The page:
Amazon's recent Watch Party announcement sheds light on what the future holds for digital content consumption. It's primitive, yes, but a step in the right direction.

To summarize, Watch Party lets two people watch a movie together even though they're not in the same location. The first version limits interactions to texts and emojis but you can bet a future version will support video on both ends so you can make faces and feel closer together.

With Alexa (and Prime) Amazon has built an incredible platform for on-demand content which can be simultaneously enjoyed by multiple people regardless of location. Podcasts are a great example. There have been a number of times when I wanted to listen to one with my wife when I was probably driving home but she wasn't in the car with me. Today I'm forced to stop and wait till we're together.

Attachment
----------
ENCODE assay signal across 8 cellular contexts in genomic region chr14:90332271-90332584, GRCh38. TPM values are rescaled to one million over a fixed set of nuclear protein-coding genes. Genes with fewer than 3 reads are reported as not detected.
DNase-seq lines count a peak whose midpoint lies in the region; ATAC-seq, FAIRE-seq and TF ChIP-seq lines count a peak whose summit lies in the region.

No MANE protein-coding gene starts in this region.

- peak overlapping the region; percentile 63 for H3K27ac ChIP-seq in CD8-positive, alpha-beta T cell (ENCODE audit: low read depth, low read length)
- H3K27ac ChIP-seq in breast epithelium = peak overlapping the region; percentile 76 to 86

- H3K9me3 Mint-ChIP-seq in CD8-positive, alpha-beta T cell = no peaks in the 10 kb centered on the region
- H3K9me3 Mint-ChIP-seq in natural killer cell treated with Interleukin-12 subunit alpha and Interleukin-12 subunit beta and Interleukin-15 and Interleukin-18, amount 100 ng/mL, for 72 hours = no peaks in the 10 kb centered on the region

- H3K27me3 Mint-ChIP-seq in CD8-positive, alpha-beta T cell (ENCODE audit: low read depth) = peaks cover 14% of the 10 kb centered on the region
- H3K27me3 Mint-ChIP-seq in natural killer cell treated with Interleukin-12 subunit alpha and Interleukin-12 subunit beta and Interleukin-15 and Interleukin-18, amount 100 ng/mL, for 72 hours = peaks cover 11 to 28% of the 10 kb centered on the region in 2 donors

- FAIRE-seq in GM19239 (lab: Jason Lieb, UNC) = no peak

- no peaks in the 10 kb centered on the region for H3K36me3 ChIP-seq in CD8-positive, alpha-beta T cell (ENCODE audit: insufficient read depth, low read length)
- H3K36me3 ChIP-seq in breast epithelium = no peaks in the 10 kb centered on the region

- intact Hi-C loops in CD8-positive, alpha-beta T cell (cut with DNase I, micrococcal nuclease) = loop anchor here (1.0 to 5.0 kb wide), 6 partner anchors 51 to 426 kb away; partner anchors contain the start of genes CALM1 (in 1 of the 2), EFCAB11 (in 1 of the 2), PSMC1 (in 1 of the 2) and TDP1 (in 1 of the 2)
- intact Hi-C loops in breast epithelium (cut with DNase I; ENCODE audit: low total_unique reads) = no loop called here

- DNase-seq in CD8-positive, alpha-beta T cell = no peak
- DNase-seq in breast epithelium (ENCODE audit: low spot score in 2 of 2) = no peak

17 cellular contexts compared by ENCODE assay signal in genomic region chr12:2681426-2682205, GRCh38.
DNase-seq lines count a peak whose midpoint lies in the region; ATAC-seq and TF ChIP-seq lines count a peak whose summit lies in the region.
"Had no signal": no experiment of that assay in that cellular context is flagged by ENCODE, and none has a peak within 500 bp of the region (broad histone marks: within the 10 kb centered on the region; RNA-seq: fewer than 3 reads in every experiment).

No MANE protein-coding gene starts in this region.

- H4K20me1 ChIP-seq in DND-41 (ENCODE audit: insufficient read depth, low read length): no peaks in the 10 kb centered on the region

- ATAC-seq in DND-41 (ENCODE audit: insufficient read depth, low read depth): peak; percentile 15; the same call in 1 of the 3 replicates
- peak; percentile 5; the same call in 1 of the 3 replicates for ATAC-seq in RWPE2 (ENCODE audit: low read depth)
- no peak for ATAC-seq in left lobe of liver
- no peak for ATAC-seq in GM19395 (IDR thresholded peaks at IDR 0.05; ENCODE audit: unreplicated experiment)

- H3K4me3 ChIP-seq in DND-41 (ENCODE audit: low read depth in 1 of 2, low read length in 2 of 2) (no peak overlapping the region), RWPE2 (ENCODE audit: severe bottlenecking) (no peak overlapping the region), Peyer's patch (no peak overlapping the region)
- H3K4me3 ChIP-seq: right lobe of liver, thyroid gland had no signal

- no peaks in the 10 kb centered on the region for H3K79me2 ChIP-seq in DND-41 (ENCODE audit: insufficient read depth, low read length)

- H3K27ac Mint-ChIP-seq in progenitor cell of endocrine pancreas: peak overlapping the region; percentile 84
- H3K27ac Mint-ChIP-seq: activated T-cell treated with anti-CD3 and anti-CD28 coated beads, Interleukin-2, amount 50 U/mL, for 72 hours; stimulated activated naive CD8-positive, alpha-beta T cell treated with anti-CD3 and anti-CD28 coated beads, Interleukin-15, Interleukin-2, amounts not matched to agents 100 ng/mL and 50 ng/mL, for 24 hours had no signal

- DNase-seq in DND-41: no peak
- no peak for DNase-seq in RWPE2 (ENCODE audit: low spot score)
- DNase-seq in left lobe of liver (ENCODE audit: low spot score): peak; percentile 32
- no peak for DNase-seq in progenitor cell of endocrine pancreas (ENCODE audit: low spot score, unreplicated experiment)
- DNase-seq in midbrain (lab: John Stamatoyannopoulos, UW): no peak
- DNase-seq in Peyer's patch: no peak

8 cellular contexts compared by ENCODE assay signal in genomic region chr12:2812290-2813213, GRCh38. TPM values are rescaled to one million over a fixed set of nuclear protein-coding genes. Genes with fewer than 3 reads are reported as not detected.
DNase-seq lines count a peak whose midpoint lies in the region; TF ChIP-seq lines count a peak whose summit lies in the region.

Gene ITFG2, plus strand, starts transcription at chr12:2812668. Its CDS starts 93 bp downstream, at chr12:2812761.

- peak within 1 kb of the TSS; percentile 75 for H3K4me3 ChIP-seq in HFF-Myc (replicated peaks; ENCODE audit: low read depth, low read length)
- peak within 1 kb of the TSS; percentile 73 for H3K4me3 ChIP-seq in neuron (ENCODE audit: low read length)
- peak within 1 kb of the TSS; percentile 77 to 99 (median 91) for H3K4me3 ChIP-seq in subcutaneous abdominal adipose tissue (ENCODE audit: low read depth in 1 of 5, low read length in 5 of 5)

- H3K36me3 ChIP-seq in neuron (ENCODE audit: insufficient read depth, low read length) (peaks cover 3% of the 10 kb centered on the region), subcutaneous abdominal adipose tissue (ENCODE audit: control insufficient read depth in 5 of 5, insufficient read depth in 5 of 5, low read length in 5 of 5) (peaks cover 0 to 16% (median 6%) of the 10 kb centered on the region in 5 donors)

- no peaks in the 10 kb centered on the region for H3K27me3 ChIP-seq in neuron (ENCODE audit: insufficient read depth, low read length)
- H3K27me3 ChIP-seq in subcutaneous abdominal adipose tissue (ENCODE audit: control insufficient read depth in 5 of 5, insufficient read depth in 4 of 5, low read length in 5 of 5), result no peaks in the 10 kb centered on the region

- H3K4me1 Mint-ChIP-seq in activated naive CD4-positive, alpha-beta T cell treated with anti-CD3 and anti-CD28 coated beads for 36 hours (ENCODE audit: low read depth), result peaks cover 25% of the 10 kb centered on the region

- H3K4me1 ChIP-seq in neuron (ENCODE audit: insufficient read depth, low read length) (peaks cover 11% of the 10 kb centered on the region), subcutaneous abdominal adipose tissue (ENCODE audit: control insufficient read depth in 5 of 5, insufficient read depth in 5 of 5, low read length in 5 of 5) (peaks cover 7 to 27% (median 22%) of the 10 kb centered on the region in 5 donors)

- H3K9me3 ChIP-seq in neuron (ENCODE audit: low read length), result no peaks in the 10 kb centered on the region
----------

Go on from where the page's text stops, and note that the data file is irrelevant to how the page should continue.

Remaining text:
In the future imagine using nothing but voice commands to tell the podcast to pause, see if my wife wants to join me, then play it for both of us to enjoy remotely. Now a channel is open for us to listen, pause, comment to each other, etc., as if we're both listening in my car.

Take it a step further and think about longer-form learning. What if two or three people want to take a course together, listening and/or watching, over an Alexa-powered Zoom-like communication platform where, again, pausing, commenting, etc., is all enabled via audio commands. Thanks to a powerful search on the back side of this you're always able to pause and ask for a deeper dive on any topic that comes up.

I realize a great deal of the learning process takes place in solitude. That means textbooks don't necessarily go away but voice UI and synchronized platforms like Watch Party will undoubtedly lead to new options for learning as well as entertainment.


Experimentation and paid search

The next time you do a web search take an extra moment to see how the paid results compare to the top organic results. Sometimes the top link is the same for both.

This article, from the authors of The Power of Experiments, drives it home with this excerpt: